Volunteering is core to our work at the Centre for Participation. We help recruit, train and support quality volunteers, and develop volunteer management systems for organisations that make the process simple. Notably, a very important part of our work is to train and support volunteer managers and coordinators.
Volunteering is activism and although you may not see yourself as a Greta Thunberg or part of Extinction Rebellion, if you are volunteering you are an activist. The word “activism” means to be involved, engaged, and doing good. The same as making a difference; giving back to the community, self-development and meeting new people are just some of the reasons why people say they want to volunteer.
Volunteers make a difference!
It could be making an extra batch of biscuits that is dropped off, with a list of ingredients, to be presented to palliative care patients and their families, or to support your child’s school fundraising drive. Or supporting through time and effort at a conference to bring Indigenous women together so they can connect and tell their stories of the work they do in the remote far north.
What about planting native trees to encourage the native birds, animals, and insects to continue to survive? Or serving on a board or committee, perhaps delivering a meal to an isolated elderly person, or supporting sports events by helping with first aid.
The actions you take as a volunteer, whether large or small, is activism that makes a positive difference to the resilience of our community. So how do you get involved? What skills might be useful?
Relevant skills could include administrative skills; computing; business skills (e.g. accounting); marketing; social media; and other technological skills. Remember, too, that personal interests or hobbies are also important in helping you decide which volunteering role would suit you best.
After undertaking our Introduction to Volunteering workshop, staff at CfP will make a time to meet with you and discuss volunteer positions available, noting your skills, interests and hobbies in order to match you to the best volunteering position.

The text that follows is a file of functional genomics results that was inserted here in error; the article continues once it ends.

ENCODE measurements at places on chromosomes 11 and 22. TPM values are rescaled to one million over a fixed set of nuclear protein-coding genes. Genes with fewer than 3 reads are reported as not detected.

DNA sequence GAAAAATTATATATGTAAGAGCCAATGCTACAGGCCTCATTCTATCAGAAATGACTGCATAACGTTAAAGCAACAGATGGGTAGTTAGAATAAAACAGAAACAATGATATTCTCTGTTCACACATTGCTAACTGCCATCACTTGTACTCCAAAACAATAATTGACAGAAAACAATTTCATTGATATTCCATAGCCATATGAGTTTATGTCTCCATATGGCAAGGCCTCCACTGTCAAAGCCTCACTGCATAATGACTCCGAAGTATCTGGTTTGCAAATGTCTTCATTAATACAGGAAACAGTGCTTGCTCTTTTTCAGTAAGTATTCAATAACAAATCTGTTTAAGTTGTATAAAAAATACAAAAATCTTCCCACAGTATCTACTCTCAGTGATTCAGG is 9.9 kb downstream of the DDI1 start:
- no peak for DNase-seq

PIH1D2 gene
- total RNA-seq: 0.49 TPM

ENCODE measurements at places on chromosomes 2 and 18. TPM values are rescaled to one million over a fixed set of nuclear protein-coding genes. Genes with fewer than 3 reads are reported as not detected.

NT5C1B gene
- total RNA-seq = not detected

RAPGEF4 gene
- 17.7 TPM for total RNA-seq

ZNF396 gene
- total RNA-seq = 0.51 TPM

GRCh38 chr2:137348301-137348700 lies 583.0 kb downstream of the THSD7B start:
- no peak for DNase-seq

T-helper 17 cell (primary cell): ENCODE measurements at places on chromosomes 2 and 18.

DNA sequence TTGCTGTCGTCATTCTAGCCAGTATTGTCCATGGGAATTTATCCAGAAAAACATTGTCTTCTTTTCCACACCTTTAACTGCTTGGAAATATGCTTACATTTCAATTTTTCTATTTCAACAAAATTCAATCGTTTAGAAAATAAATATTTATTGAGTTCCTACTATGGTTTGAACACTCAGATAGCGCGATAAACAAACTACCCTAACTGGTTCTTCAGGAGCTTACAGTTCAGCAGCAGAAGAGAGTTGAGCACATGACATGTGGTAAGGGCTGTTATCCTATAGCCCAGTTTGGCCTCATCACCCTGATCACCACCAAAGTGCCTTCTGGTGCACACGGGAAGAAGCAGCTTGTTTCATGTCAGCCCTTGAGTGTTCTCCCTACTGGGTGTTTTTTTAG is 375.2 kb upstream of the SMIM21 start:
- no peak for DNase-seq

Volunteers support many other programs: a meal delivery program and skills training. The former has students involved in food prep and getting out and about in the community, which is particularly valuable for English skills, while the latter has a small business component – counting money, prep, and packing.
One of the students, Maryann has come a long way – literally. Originally from the Philippines, her husband died and she needed to support her three children. With little English and no work experience to speak of, she enrolled in the Centre for Participation’s hospitality course. It has been a fruitful exercise.
She has found happiness in building friendships and connections. “I feel connected with people,” Maryann said. “I feel useful, growing, happy to find work.”
Not only has Maryann’s language capability improved, being connected to the Centre for Participation has enabled her to work on achieving her Australian driving license. “I could drive on highway!” she happily said. “I will be able to do things on my own, support myself and be with more people.”
Her hard work and diligence have paid off. Maryann sometimes helps out with meal deliveries but her dream is to cook more. Either way, she loves the people and is quietly very proud of what she has achieved.
Please consider joining our active volunteers. Your lived experience is of value to us and the community. Want more information? Find out here